Something that many carers and people who work in aged care might have observed is that older people sometimes become reluctant to bathe or take a shower.
Even those who were once very conscious of their appearance and the way they present themselves to the world can become lax about bathing and even putting on clean clothes.
Why is this so?
There can be a number of reasons that older people might ‘give up’ on their personal hygiene.
- Sometimes older people, especially those with dementia, may fear taking a shower. The person may be afraid of falling, or they may even think their carer is trying to hurt them. By creating a warm, relaxing atmosphere in the bathroom, carers can try to allay some of this fear. It’s also important in these situations to aim to make showering as safe and easy as possible. Ideally bathe in a walk-in shower, use a sturdy shower chair and a hand-held shower head, make sure there are grab bars in place, and non-slip surfaces on the floor.
- Older people’s senses can become dull. They may not notice that they are beginning to smell. A gentle hint can help in this situation – although you do risk the person being offended!
- If the person feels isolated and cut off from their community, or depressed about their life or health, they might give up on caring about how they look or how clean they are. If this is the case, we recommend speaking to a doctor about the possibility of the person having depression, and the options surrounding treatment.
- Sometimes older people may forget they haven’t showered. If this is the case, you can mark on a calendar when showers should be taken.
- Modesty or shyness can also make some older people reluctant to take a shower. Older people might feel uncomfortable about undressing in front of another person, especially someone they know. Sometimes hiring an extra person, previously unknown to the older person, who can help with showering can remove some of the embarrassment, especially if the person thinks of them simply as a medical practitioner there to help them.
If the reluctance to shower remains – does it really matter?
If the person you are caring for remains reluctant to take a bath, you may have to resort to just sponging them. Do it gently, speak to them kindly and softly, and explain everything you do. Reassure them.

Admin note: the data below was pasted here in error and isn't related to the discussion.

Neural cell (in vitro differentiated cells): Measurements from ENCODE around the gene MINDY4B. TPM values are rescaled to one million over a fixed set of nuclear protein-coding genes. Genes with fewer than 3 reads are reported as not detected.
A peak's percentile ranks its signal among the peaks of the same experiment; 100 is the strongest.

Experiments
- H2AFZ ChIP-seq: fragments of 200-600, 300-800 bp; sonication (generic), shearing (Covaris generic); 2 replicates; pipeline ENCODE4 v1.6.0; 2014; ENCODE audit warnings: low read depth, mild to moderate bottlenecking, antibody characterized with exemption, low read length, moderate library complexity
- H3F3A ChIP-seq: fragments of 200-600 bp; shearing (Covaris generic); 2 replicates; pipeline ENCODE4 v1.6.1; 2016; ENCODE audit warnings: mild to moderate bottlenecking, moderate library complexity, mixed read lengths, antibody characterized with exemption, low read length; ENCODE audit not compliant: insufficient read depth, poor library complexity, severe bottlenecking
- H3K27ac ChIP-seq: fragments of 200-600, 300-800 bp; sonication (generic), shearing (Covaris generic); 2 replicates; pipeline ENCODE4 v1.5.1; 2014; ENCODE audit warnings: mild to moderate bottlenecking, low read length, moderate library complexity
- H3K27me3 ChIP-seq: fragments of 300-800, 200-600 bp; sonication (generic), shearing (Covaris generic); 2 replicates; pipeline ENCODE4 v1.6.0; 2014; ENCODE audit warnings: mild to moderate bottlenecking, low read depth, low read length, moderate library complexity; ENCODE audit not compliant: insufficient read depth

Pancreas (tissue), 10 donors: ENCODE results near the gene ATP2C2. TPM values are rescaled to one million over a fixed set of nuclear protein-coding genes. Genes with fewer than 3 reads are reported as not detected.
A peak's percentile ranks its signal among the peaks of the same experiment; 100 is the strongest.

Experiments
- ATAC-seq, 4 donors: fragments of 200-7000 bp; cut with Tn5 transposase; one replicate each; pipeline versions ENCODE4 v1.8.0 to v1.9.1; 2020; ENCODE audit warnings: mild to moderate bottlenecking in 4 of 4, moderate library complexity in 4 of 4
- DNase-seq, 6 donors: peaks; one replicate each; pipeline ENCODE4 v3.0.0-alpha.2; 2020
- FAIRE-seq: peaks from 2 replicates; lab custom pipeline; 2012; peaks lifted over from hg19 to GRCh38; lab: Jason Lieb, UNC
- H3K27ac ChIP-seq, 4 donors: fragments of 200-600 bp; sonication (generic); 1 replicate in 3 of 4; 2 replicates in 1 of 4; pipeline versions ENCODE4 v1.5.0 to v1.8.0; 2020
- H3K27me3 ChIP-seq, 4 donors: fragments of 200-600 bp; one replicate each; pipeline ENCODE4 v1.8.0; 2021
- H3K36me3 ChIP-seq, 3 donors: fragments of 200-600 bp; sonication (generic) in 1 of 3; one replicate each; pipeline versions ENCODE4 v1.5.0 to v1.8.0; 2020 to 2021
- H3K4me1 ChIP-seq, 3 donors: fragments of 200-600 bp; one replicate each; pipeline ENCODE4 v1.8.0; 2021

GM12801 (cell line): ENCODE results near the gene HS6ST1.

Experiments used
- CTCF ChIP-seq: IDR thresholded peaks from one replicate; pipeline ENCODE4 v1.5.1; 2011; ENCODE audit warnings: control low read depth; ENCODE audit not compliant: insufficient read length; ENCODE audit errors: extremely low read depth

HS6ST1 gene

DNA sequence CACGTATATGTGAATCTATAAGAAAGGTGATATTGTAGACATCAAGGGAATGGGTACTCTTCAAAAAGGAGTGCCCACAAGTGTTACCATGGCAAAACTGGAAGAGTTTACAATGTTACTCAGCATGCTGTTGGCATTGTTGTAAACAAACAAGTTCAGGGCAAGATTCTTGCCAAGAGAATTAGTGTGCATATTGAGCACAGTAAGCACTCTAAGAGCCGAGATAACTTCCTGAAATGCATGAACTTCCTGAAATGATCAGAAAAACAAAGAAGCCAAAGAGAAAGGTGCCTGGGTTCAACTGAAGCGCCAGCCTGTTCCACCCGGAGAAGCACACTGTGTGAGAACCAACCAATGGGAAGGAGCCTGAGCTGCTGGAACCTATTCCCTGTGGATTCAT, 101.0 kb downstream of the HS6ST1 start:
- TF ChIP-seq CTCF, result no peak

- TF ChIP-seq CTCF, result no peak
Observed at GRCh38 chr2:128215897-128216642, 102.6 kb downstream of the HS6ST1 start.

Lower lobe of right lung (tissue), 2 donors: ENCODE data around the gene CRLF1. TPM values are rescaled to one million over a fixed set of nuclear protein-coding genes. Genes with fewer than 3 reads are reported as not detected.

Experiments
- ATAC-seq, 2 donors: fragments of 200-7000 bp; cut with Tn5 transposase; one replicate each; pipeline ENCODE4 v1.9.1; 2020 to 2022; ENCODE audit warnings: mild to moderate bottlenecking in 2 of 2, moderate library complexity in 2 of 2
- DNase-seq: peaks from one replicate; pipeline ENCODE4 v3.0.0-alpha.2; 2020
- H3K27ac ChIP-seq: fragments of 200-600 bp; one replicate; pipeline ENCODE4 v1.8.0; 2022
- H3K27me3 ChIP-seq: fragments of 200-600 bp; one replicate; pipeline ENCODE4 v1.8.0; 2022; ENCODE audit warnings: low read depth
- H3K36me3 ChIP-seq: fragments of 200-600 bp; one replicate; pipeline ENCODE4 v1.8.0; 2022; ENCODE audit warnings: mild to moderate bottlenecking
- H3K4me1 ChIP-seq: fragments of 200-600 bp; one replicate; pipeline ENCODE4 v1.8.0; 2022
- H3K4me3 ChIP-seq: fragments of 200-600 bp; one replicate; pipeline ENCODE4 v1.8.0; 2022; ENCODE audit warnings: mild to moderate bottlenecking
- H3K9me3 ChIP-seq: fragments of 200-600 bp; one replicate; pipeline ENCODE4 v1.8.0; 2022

Sponging generally involves using a warm washcloth to wipe armpits, the groin area, genitals, feet and any skin folds. It can help to older people avoid developing body odor between showering.
If person is reluctant to shower, it might also be useful to examine why you are concerned about their hygiene? Are you worried about the person’s wellbeing, or are you more concerned about society’s judgement?
Showering does help older people avoid skin tears and infections, so it does have health benefits.
And of course, our appearance is one way we can present ourselves to the world. If we take pride in our appearance, it usually follows that we have dignity and self respect.
When an older person lets their appearance slip, it can give the impression they have given up on themselves, and have lost some of their dignity.
It’s understandable we might also be concerned about how others might judge the care we are providing.
But does that matter?
So long as the person you are caring for is hygienic enough that they remain healthy, perhaps it’s okay to let showering slip from time to time.
A general rule of thumb is to shower at least twice a week, but even this isn’t set in stone.
You may even find that if you take the pressure off having regular showers, the older person you are caring for might find it easier to bathe and you can find a more relaxed, harmonious equilibrium for you both.
Please note: the image used to illustrate this article does not represent actual people or events.